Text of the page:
Dividend Growth Investor, in "Buy And Hold Means Buy And Monitor," reminds us that the "buy and hold" strategy doesn't completely absolve shareholders from the need to keep an eye on their investments -- at least from time to time. 

Ken Faulkenberry from Arbor Investment Planner asks, "Value Trap Or Real Value Stock? What is the Difference?" Answering that first question correctly is, according to Ken, one of the most important and difficult components of value investing.

Brent with OnTargetCoach lays out one of the most basic principles of investing in "What Is Dollar Cost Averaging? Drip Your Way To Millions." It's not sexy, he says, but it can provide a blueprint for your entire investing career.

Lance with Money Life And More shares how he almost made the cardinal sin of investing in "I Almost Made An Emotional Investing Decision."



The above clip comes from a time before the Beatles found fame in America on "The Ed Sullivan Show," before John, Paul, George and Ringo became insanely wealthy. In fact, there was no Ringo in The Beatles yet -- Pete Best was playing the drums. They covered the classic, "Money (That's What I Want)" and did it brilliantly. But when it comes to money, most people aren't brilliant. Hopefully these tips can help.

Melissa from Parenting Family Money presents "Financial Considerations When Deciding How Many Kids to Have." The Beatles famously sang, "All You Need Is Love," but Melissa argues that when it comes to kids, that's definitely not true.

Few questions are more frequently pondered in personal finance than "Should You Save Or Invest Your Money?" Miss T with the awesomely named Prairie Eco Thrifter blog breaks down the pros and cons of both choices.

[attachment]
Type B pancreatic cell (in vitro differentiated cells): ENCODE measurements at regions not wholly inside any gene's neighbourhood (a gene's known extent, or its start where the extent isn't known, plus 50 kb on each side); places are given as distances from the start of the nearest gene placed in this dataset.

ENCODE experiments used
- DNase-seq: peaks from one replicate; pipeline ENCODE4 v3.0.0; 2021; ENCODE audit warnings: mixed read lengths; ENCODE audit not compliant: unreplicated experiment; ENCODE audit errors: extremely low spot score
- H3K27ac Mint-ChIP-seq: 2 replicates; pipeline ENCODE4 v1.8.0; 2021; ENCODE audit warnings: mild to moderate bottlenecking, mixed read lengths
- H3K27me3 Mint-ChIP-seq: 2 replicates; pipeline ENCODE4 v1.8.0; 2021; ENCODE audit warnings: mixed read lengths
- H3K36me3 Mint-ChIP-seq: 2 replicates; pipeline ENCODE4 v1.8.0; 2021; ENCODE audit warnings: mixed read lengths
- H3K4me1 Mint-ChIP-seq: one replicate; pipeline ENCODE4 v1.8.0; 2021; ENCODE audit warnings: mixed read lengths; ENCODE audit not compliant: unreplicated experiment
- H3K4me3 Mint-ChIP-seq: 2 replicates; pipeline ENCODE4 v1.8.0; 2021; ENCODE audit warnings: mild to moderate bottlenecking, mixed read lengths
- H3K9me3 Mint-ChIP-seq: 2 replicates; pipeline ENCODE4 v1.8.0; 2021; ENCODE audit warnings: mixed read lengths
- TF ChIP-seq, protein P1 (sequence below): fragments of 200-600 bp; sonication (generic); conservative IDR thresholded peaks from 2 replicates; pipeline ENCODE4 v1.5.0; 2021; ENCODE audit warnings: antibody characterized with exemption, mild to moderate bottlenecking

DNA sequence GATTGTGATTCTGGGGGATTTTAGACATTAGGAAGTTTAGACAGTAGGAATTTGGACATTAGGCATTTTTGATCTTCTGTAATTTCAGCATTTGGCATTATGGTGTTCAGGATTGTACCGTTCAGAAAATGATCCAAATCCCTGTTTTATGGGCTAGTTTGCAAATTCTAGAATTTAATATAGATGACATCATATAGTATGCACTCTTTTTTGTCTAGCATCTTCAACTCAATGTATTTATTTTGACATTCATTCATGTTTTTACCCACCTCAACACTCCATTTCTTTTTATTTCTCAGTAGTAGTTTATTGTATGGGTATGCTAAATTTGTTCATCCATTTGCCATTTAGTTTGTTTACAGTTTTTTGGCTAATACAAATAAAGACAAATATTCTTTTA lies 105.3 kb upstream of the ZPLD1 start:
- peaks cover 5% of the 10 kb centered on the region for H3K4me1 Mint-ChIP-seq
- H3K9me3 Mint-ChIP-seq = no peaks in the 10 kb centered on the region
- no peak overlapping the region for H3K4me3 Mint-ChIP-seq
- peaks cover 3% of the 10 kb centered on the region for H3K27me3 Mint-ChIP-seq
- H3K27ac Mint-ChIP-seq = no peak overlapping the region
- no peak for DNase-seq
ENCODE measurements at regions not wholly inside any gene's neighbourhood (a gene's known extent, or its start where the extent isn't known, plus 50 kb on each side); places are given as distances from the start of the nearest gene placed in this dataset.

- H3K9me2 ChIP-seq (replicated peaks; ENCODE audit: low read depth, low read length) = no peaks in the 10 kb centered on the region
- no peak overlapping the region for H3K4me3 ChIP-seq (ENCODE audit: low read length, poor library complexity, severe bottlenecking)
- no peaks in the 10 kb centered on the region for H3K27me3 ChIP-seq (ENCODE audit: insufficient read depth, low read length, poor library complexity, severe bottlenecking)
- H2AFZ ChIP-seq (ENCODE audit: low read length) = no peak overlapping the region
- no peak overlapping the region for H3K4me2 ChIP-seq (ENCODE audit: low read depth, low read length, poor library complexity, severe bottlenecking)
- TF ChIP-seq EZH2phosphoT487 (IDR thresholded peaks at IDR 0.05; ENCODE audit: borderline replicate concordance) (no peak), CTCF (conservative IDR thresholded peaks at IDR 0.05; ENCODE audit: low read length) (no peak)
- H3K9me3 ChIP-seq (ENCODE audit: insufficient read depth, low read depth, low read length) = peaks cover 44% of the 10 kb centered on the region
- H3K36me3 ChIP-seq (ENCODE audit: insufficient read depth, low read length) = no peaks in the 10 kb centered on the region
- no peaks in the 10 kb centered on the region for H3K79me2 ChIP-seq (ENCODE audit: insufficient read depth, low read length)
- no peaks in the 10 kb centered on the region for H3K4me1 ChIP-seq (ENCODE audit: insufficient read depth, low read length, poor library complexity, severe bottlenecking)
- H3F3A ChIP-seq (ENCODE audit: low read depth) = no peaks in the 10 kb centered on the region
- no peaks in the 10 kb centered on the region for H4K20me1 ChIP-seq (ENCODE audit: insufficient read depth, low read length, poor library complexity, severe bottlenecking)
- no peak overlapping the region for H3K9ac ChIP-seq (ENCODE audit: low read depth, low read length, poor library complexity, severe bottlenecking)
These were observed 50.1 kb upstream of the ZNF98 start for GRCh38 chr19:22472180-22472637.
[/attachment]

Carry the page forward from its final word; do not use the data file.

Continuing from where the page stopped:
"There are places I remember..." That line begins "In My Life," one of my favorite ballads from the Fab Four. And that's exactly what people are hoping to find when they're house shopping -- a home for them to remember fondly years from now. But picking the wrong house, or making a bad deal, can turn those pleasant memories into nightmares. 

Miranda Marquit with Wallet Hub wrote "Down Payment Assistance" -- a look at what's available for borrowers who just haven't been able to save enough to make the down payment they want for a house.

In "Things To Do When Browsing For A New House," Big Cajun Man with The Canadian Personal Finance Blog offers some great tips -- along with a story about a, well, unforgettable picture he saw hanging in a house that he and his wife were considering.



"If you drive a car, I'll tax the street/If you try to sit, I'll tax your seat," The Beatles sing in the classic song, "Taxman." But it's the credits and deductions of taxes that can be among the most challenging parts of taxes, writes J.P. with Novel Investor. J.P. breaks down "How To Find Your Modified Adjusted Gross Income" -- a key step in determining your eligibility for a number of things.

In "New Taxes Coming For A New Year," Glen Craig with Free From Broke looks at what tax changes are coming for 2013. The "fiscal cliff" can change this, but here's his take.



The links below didn't quite fit into any of the above categories. "I Am The Walrus" is in a category all of its own as well -- and I love it for that. Enjoy.   

"Are Banks Making You Sign Away Your Rights?" That's the question John from Wallet Blog asks in this story on the controversial topic of mandatory arbitration clauses.

Now that these two ridiculously hyped days have come and gone for 2012, examines "How Have Black Friday And Cyber Monday Changed?

Money Thinking says the first step in choosing life insurance is getting healthy. In "Shopping for Life Insurance," it says: "Did you know that obesity costs Americans millions of dollars over their lifetime?"